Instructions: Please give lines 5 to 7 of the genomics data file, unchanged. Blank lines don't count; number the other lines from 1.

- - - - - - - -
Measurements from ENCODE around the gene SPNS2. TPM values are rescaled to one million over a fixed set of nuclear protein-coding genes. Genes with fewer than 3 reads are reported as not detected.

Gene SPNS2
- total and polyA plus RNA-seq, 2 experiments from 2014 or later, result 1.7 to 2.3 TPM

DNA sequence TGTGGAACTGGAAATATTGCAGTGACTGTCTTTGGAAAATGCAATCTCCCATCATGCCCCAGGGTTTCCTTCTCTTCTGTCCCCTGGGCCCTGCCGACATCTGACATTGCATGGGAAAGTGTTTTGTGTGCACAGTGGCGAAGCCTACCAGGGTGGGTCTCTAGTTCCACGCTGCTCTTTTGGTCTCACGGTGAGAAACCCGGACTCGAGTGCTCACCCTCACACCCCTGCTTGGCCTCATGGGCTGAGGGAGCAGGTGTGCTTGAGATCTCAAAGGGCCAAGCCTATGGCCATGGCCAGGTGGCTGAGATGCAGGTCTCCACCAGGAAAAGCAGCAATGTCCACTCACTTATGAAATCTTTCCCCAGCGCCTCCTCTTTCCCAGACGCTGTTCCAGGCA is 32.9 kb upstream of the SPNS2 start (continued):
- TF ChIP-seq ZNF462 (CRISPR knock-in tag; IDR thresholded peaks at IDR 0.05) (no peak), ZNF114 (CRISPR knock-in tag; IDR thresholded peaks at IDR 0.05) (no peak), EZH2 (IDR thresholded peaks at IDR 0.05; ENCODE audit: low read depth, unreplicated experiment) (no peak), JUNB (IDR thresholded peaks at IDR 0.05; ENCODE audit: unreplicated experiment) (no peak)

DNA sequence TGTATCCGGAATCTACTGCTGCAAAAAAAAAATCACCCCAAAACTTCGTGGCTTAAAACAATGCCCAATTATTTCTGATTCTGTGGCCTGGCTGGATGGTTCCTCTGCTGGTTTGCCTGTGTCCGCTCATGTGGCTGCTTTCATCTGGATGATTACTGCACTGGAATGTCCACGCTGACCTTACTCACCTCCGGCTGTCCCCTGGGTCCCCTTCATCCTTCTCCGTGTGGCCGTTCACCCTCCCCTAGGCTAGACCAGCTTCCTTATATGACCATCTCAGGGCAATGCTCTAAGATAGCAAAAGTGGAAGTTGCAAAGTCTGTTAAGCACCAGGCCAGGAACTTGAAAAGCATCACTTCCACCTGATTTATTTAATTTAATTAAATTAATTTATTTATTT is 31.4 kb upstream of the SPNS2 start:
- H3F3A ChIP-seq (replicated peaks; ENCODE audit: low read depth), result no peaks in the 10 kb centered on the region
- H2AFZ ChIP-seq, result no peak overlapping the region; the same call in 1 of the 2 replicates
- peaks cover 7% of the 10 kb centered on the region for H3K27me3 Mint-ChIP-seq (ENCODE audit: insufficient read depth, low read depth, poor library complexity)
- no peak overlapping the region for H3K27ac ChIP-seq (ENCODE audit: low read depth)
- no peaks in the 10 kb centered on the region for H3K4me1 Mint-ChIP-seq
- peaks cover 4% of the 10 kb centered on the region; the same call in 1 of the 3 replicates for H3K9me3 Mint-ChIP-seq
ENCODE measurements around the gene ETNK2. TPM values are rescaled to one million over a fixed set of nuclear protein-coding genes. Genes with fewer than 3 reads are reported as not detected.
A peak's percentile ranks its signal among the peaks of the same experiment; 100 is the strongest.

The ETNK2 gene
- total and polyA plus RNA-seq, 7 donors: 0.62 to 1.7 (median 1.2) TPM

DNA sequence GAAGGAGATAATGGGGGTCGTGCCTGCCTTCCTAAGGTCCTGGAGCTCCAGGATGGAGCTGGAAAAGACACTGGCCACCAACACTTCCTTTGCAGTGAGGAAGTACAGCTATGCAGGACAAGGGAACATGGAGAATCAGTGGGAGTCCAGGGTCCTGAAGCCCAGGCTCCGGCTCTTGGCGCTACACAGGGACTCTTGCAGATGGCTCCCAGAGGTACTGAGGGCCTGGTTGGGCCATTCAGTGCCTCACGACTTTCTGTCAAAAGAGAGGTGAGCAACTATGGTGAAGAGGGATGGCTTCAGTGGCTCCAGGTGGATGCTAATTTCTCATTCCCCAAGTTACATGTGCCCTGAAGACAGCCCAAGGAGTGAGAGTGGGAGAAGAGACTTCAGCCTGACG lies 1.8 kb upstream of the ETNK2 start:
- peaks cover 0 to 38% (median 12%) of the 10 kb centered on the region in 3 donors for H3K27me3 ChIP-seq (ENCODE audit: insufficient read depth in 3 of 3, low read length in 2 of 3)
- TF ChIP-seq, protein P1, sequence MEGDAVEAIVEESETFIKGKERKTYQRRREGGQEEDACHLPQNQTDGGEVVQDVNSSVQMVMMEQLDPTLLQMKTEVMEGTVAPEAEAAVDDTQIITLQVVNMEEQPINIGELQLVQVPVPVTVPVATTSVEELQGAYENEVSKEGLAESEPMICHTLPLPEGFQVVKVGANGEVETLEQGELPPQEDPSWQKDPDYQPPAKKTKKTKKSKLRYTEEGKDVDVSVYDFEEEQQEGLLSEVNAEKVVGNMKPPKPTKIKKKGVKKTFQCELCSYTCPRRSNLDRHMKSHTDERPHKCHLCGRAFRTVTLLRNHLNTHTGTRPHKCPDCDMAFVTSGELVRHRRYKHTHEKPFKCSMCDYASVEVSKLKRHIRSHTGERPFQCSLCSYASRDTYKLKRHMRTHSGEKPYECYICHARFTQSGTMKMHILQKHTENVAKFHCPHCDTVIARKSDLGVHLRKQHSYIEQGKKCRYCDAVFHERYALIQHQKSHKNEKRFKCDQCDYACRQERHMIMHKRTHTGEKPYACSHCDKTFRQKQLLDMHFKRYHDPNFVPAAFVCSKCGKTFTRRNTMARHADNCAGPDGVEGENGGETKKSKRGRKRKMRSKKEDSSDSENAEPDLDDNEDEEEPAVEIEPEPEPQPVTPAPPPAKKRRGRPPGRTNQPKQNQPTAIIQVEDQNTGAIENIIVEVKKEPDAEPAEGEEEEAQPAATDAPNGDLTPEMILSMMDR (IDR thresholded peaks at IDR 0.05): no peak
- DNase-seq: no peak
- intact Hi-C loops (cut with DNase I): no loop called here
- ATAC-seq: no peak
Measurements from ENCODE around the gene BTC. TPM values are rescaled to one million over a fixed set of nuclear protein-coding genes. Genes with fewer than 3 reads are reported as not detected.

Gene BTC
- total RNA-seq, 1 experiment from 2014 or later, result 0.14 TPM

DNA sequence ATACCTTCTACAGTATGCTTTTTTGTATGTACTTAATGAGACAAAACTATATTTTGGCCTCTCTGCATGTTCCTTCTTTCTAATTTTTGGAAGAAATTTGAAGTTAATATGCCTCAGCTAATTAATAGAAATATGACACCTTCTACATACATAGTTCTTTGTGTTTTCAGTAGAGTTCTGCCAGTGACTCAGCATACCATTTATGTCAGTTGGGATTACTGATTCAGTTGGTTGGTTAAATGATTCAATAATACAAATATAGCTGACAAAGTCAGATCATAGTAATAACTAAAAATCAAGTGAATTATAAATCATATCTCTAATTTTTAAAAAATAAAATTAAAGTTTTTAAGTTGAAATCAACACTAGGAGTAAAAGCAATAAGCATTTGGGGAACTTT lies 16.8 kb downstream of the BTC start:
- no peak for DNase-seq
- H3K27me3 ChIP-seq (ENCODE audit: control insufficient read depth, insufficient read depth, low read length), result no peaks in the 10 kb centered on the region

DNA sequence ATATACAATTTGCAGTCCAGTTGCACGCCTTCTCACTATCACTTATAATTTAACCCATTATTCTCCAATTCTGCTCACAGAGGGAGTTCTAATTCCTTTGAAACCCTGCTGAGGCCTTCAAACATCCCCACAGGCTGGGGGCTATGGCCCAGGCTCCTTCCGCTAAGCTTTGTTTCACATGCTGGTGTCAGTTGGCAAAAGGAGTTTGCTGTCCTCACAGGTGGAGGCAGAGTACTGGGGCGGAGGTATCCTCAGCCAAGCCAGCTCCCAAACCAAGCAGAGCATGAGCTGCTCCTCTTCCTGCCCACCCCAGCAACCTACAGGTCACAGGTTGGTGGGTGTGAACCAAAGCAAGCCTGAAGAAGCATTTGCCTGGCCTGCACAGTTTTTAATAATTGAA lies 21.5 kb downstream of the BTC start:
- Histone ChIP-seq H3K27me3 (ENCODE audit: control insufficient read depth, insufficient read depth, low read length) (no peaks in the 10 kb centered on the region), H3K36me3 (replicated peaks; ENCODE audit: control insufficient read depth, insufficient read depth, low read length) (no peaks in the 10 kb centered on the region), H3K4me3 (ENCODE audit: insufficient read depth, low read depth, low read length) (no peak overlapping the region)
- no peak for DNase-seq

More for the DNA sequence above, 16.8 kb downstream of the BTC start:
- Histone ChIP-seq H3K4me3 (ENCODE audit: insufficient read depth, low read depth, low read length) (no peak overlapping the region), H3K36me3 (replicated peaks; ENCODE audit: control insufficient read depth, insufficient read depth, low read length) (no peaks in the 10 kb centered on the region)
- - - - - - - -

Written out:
- TF ChIP-seq ZNF462 (CRISPR knock-in tag; IDR thresholded peaks at IDR 0.05) (no peak), ZNF114 (CRISPR knock-in tag; IDR thresholded peaks at IDR 0.05) (no peak), EZH2 (IDR thresholded peaks at IDR 0.05; ENCODE audit: low read depth, unreplicated experiment) (no peak), JUNB (IDR thresholded peaks at IDR 0.05; ENCODE audit: unreplicated experiment) (no peak)

DNA sequence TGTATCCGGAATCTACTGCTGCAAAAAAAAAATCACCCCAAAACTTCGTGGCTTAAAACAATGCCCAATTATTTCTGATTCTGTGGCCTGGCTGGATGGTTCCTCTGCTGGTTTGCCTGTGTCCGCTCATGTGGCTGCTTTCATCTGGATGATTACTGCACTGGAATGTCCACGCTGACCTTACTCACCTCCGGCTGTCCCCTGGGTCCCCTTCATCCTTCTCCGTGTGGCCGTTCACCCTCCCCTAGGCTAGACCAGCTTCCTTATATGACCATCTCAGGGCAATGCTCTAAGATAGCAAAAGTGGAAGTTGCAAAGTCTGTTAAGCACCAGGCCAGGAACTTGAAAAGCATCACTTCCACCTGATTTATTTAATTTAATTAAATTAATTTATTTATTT is 31.4 kb upstream of the SPNS2 start:
- H3F3A ChIP-seq (replicated peaks; ENCODE audit: low read depth), result no peaks in the 10 kb centered on the region